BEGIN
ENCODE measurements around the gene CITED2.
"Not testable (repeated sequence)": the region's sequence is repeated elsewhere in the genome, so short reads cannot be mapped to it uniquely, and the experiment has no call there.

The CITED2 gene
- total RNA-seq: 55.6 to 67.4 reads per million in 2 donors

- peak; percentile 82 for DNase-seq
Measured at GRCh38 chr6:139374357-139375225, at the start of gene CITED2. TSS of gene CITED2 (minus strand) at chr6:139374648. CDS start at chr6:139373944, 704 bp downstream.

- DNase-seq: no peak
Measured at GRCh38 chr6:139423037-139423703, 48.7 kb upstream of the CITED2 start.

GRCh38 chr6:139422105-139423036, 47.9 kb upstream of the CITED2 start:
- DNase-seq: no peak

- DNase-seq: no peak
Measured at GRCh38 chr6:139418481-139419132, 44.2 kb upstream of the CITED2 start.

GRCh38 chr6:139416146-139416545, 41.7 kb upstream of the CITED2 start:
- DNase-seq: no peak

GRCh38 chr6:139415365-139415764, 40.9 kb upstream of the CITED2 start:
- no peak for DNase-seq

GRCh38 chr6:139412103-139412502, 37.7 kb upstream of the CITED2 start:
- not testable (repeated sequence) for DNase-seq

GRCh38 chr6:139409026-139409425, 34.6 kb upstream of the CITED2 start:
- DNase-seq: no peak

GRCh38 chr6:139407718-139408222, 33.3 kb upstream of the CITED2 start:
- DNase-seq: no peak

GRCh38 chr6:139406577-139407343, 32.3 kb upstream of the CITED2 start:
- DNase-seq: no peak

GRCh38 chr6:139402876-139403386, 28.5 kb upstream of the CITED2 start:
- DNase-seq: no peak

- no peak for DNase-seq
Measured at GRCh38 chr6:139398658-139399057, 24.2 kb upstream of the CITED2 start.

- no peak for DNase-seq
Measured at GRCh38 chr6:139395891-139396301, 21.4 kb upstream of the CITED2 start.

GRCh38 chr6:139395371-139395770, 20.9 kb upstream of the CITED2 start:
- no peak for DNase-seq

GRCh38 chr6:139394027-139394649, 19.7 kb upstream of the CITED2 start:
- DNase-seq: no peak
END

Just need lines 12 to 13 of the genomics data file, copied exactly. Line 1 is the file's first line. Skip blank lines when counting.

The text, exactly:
Measured at GRCh38 chr6:139418481-139419132, 44.2 kb upstream of the CITED2 start.

GRCh38 chr6:139416146-139416545, 41.7 kb upstream of the CITED2 start: